La Cathedrale Notre Dame Analysis

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La Cathedrale Notre Dame is a church in Paris built during the Gothic period. It was completed in 1335 AD to replace a sixth century basilica. The cathedral spans 427 feet by 157 feet. Notre-Dame Cathedral follows a symmetrical floor plan, with the apse, choir and nave aligned on the line of symmetry. A double ambulatory surrounds the apse and the nave is flanked by double aisles and square chapels. The central spire was added by Violet le Duc during restoration in the 19th century. The cathedral is 110 feet tall from crown to its vaults. Two early Gothic towers were built from 1210-1250 AD each 223 feet high. The west façade also consists of three levels surmounted by a row of twenty eight kings from the Old Testament. While the east façade features large clerestory windows held by single-arch flying buttresses.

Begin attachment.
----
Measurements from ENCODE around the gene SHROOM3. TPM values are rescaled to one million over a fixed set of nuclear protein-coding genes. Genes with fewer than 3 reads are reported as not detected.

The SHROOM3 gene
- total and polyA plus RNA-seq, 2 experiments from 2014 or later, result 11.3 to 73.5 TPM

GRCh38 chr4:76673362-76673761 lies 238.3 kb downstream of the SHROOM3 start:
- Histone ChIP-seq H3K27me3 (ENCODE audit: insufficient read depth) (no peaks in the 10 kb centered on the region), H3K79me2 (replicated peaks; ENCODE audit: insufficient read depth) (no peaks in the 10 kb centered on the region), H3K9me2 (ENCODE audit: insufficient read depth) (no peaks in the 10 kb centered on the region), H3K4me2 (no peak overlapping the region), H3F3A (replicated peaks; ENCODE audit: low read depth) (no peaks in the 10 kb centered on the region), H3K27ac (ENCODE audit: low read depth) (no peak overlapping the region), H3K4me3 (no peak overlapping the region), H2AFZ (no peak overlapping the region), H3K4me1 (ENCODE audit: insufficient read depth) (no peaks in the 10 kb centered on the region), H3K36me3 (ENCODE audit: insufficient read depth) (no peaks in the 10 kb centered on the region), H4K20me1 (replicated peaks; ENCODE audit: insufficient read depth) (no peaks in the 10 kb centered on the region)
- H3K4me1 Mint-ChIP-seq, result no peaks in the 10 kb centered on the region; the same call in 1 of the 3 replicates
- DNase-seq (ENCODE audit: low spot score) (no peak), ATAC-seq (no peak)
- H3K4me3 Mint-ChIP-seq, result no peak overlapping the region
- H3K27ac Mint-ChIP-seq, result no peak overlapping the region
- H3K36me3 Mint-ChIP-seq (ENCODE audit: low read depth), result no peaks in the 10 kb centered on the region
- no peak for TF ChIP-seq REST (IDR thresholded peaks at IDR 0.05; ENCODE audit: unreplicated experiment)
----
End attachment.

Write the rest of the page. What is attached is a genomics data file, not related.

Basic cathedral architecture dictates a building of longitudinal space with three or more parallel structures of which the central structure rises above the other two and is lit by windows on both sides on the upper part. As Gothic architecture transitioned from Romanesque architecture, the gathering space unified into a wholesome space

Built on the ruins of two earlier churches, Notre-Dame lies
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This in turn led to a widely accepted belief of the cathedral being a universal collective work of art. Hence this leads us to analyze the choreography of ideas embodied through the cathedral. As the Notre-Dame is built in the transitional period from Romanesque to Gothic, the west portals of the Notre-Dame follow traditional Romanesque layout showing the Last Judgment, where good and evil stood apart implying the condition for man to step into a holy space. The theme of divine authority intertwined with royalty is bold in Notre-Dame, where one can see the ancestral line of French kings next to the Old Testament Kings on the gallery above the

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